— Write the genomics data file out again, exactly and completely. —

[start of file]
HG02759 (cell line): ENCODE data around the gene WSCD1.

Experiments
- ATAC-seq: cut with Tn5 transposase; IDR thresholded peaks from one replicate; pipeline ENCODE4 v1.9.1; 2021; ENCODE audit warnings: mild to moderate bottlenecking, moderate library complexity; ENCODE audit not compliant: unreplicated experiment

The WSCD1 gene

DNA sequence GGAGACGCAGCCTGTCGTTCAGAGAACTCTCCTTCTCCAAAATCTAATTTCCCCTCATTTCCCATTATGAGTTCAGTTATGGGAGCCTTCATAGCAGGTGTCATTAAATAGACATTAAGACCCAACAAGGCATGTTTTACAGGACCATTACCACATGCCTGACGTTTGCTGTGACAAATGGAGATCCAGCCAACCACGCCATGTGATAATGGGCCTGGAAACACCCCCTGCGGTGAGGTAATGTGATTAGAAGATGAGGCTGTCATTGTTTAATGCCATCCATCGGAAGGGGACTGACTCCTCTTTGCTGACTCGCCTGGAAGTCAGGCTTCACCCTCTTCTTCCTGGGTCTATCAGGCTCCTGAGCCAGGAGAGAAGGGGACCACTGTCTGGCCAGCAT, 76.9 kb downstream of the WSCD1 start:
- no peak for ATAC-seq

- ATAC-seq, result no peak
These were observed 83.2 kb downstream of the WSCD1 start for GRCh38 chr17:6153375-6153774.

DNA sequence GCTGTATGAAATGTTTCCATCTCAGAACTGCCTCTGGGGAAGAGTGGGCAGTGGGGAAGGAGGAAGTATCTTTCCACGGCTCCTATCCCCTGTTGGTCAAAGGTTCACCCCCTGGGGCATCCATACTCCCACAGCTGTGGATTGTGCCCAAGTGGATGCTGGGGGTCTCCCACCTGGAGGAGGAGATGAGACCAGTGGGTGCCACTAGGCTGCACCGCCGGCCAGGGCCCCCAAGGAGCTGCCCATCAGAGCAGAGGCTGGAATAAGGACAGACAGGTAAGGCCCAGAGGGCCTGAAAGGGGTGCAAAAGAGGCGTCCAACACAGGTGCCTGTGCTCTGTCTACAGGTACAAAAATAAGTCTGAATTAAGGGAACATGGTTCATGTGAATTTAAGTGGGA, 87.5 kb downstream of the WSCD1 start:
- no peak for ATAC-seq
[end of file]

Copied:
HG02759 (cell line): ENCODE data around the gene WSCD1.

Experiments
- ATAC-seq: cut with Tn5 transposase; IDR thresholded peaks from one replicate; pipeline ENCODE4 v1.9.1; 2021; ENCODE audit warnings: mild to moderate bottlenecking, moderate library complexity; ENCODE audit not compliant: unreplicated experiment

The WSCD1 gene

DNA sequence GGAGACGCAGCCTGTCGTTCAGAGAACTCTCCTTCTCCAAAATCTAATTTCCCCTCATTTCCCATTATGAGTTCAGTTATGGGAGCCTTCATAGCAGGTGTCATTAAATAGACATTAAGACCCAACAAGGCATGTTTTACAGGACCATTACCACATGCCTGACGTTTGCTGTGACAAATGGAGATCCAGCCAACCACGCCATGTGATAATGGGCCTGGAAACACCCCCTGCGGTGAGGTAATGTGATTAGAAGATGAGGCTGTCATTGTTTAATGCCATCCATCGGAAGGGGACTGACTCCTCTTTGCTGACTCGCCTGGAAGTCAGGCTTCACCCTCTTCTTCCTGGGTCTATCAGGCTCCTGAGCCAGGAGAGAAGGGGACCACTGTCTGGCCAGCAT, 76.9 kb downstream of the WSCD1 start:
- no peak for ATAC-seq

- ATAC-seq, result no peak
These were observed 83.2 kb downstream of the WSCD1 start for GRCh38 chr17:6153375-6153774.

DNA sequence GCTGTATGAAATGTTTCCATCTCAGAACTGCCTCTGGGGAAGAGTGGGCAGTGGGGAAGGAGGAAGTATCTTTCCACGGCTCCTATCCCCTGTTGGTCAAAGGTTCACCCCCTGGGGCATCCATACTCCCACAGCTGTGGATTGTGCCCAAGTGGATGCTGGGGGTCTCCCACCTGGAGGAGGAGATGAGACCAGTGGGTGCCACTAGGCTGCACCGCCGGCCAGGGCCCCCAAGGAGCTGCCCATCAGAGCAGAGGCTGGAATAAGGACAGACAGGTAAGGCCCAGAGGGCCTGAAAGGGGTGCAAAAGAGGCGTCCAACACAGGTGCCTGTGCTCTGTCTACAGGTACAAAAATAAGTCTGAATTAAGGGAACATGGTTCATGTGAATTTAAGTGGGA, 87.5 kb downstream of the WSCD1 start:
- no peak for ATAC-seq